Tax Diversity – part 2

I talked about how to make sure we have some fairness across the region in my last post. This discussion is all driven by the recent “tax reform” debate. Really, the failed and arguably unfair HRM Tax Reform proposal was not conceived strictly to enrich the wealthy, though it clearly would do so. The debate is a sign of a system under stress.

The speed of change in property values in the region has accelerated, during the same decade in which the Savage government rationalized (or downloaded) municipal spending.

Even if property values had not budged, taxes in the county and Bedford were going to go up because of municipal reform, which imposed one set of rules on all municipalities, instead of each town and county and city having its very own custom deal (67 of them, in fact).

Then you have property values. I remember in the 1980s, a house in Dartmouth my parents was bought for $128,000, and sold for $128,000 and ten years later, well, it sold again, for $138,000. A smaller house in North York in Toronto cost $450,000 when we moved there. Growing up, property here was worth less here than elsewhere, and did not appreciate rapidly.

The economy has changed, especially in Halifax, where housing prices rose in a bubble that has yet to burst, or, alternately, finally represent their real value for a major urban centre in Canada. Probably property is a bit over priced here, but the strain comes where your taxes are based on property value, and the property value doubles and triples every 10-15 years.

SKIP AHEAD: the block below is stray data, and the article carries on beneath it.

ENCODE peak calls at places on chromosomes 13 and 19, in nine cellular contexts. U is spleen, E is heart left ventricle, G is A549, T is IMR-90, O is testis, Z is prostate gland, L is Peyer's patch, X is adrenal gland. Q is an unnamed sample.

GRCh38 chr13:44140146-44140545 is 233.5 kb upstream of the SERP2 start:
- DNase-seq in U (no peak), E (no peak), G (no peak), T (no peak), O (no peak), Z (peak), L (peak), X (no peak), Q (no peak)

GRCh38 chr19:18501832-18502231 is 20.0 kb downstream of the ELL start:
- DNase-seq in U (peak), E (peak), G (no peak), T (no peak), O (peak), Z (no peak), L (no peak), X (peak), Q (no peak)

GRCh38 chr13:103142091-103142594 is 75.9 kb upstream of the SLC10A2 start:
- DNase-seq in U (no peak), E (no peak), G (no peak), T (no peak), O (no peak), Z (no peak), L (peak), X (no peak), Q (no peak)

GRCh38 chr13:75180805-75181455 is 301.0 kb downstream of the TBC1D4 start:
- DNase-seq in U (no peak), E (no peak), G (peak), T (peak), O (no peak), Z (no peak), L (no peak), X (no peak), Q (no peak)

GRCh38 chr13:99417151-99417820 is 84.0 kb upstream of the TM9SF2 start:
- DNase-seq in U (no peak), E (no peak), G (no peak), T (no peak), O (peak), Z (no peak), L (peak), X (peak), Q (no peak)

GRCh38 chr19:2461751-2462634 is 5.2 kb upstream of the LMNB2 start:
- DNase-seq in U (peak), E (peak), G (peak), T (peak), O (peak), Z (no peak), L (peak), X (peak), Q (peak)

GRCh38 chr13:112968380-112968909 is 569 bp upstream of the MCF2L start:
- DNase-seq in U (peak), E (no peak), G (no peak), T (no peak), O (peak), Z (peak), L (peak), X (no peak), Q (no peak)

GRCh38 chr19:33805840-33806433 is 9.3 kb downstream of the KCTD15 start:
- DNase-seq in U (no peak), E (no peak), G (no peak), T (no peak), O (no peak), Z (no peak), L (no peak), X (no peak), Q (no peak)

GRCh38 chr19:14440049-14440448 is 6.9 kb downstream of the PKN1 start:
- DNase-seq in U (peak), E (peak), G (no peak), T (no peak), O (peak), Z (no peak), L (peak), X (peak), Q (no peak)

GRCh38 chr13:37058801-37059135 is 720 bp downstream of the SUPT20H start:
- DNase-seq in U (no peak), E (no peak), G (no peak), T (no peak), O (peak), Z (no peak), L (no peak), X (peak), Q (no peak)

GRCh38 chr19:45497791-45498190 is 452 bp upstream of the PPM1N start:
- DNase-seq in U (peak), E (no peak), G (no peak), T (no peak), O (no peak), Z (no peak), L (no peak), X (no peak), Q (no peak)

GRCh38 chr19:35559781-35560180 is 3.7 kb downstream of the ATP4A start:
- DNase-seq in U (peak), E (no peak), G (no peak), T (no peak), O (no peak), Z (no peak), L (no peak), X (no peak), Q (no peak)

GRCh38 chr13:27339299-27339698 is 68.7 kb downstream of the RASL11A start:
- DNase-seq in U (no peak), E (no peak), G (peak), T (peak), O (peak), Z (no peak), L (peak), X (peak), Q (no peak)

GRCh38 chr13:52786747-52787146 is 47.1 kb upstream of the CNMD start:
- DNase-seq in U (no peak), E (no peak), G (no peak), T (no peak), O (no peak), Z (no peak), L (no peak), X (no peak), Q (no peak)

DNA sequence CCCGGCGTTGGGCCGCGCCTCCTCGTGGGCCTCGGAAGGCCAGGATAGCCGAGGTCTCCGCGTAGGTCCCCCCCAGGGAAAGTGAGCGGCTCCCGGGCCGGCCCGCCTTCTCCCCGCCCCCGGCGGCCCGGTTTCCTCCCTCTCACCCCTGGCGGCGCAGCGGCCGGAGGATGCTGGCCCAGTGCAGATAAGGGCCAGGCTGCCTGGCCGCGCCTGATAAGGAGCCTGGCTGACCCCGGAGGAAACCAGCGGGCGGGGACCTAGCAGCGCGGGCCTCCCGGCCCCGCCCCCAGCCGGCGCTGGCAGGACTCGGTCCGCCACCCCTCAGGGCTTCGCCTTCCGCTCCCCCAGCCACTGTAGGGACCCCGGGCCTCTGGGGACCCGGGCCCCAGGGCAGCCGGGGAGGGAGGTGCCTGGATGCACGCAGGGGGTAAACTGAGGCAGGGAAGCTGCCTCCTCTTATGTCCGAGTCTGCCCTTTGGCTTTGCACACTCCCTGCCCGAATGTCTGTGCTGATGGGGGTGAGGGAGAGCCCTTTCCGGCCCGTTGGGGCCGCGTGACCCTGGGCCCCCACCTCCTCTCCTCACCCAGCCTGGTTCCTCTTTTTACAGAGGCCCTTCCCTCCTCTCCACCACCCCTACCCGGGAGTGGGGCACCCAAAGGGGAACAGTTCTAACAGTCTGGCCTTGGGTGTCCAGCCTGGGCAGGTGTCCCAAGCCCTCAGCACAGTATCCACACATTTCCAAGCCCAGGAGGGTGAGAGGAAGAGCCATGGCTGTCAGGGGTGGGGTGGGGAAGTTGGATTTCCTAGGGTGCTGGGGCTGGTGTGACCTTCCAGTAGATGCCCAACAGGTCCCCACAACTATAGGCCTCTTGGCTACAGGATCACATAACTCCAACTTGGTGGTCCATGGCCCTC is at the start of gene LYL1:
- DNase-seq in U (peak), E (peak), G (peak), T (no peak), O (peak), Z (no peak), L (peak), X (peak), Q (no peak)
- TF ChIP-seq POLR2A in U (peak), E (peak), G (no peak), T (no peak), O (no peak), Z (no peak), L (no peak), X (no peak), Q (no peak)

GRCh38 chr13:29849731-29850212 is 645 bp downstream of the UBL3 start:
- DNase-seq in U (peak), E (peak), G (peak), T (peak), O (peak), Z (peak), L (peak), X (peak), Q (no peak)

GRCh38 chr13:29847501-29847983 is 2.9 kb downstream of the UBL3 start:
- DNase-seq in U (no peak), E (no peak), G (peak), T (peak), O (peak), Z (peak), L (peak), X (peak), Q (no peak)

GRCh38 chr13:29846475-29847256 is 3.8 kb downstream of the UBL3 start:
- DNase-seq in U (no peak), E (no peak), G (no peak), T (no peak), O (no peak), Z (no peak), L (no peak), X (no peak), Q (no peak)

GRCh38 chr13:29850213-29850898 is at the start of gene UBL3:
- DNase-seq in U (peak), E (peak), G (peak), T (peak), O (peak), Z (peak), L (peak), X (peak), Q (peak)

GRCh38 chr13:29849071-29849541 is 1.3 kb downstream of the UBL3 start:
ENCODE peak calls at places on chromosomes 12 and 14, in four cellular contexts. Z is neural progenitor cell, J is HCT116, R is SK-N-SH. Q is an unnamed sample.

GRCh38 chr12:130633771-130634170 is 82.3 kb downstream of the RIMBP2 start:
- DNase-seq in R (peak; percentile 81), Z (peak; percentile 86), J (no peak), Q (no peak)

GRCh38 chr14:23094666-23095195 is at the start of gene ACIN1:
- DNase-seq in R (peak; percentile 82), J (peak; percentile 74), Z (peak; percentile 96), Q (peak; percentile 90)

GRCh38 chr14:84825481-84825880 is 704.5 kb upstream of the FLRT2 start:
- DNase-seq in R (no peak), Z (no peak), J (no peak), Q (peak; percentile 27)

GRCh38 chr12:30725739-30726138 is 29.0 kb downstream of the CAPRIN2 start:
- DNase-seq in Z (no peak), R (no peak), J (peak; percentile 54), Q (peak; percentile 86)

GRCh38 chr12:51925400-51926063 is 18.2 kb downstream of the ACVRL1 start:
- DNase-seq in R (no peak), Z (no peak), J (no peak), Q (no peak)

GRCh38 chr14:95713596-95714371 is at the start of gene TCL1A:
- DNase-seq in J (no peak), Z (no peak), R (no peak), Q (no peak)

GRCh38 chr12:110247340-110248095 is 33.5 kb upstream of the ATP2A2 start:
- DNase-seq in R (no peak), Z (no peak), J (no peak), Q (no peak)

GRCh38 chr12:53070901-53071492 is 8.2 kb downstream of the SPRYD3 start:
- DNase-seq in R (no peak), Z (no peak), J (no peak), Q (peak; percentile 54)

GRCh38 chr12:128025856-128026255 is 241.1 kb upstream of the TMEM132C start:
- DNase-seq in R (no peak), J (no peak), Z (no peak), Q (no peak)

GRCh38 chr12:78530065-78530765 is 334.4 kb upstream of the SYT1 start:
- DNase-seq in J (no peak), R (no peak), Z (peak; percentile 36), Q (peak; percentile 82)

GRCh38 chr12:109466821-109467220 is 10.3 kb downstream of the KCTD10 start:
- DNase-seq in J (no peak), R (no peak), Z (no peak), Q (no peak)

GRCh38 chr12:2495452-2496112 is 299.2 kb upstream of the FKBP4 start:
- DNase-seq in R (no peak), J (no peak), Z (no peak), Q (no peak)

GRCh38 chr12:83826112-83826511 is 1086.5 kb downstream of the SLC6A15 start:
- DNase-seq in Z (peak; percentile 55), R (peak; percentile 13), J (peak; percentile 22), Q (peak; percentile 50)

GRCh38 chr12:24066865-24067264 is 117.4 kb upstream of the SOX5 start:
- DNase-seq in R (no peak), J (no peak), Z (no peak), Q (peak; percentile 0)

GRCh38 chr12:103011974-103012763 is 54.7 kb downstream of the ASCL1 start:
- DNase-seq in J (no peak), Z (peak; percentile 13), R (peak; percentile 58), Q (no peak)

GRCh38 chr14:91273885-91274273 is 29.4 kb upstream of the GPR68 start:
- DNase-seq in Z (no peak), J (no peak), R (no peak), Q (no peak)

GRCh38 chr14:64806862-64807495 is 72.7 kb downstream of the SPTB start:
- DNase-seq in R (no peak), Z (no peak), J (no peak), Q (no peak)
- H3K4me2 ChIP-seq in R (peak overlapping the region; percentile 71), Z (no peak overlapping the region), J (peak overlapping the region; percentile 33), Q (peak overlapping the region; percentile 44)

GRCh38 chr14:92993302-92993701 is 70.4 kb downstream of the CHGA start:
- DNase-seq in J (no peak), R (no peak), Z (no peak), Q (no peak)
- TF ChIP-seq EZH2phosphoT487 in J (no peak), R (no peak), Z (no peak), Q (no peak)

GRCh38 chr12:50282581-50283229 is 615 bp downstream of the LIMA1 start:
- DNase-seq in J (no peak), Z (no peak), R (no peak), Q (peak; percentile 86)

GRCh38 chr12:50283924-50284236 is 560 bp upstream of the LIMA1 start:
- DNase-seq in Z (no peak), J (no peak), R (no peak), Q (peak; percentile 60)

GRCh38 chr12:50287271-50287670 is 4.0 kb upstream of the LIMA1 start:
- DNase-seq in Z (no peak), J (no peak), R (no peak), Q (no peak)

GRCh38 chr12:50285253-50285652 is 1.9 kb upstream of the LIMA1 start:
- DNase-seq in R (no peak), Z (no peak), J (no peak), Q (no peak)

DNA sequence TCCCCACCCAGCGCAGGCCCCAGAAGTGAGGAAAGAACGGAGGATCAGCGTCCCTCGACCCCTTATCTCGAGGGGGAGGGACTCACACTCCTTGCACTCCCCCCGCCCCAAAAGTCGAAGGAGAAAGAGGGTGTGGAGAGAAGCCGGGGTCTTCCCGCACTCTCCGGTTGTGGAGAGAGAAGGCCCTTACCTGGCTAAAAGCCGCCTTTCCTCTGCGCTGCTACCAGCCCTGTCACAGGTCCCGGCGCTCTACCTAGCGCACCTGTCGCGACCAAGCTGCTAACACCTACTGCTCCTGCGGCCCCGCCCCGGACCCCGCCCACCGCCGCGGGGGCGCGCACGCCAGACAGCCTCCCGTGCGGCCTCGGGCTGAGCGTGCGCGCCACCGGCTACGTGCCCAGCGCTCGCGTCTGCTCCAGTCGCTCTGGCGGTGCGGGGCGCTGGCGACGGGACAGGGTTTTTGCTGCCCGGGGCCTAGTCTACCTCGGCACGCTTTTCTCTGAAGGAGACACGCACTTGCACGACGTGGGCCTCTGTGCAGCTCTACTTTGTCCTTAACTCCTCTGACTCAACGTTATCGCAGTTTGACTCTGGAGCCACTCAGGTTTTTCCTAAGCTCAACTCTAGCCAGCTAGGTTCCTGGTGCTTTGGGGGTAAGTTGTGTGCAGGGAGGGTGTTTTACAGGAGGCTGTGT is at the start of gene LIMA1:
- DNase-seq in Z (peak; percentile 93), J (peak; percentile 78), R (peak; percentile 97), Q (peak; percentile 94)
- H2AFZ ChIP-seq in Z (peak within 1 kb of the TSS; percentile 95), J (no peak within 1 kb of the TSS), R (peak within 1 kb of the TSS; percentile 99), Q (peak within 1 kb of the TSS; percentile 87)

Tim Bousquet at the Coast wrote a great article about tax so called reform, linked here. There is a difference between income and wealth, and there are mechanisms to ensure the window is not driven from her home. It debunks a couple of tax myths.

That being said, I don’t think an all property tax system is fair. I don’t think a user pay system is fair. The reason we have taxes in several areas provincially and federally is because it is fairer to distribute the cost. I don’t see why we need to go “all in” on just one system.

Property tax works to ensure that wealth is taxed. Is it taxed fairly? There are many arguments for and against this key point. I don’t pay the same taxes my cousins do in Toronto, not by a long shot, and I get comparable services in Halifax for less money.

Commercial taxes are high, but are they higher than other cities? The property taxes are established because Medjek, Starfish and Armour keep spending the money to buy those properties, so the value of the buildings is fairly established.

I also don’t buy the whole argument that it costs more to police rural and suburbia than urban, because of population density and lot size. This is true, but you need a lot more cops in the core, because crime statistics clearly show that there is more crime in the dense core than the empty farmland. I think on the whole it balances out.

This being said, we now have to turn to what is unfair – taxing property for education, a provincial tax. So is having one tax, instead of a mix of taxes. Larry Haiven and his group are promoting an income tax. Income tax is the fairest of taxes, if moderately applied. We have also been pushing for a percentage point or two of sales tax going to the municipalities. Should different taxes be tied to different services? Maybe, but isn’t that why we elect a council, to make decisions?

Finally a fee for new lots needs to be established that reflects the full cost of adding a new residence. Tim’s article says Burlington, ON charges $29,000 or so for servicing. This would slow down sprawl, and help pay for it when it does happen.

I think a reduction in property tax, with income tax, sales tax, and more power for area rates and more responsibility for local improvement to community councils would all contribute to increasing the fairness of the tax system.

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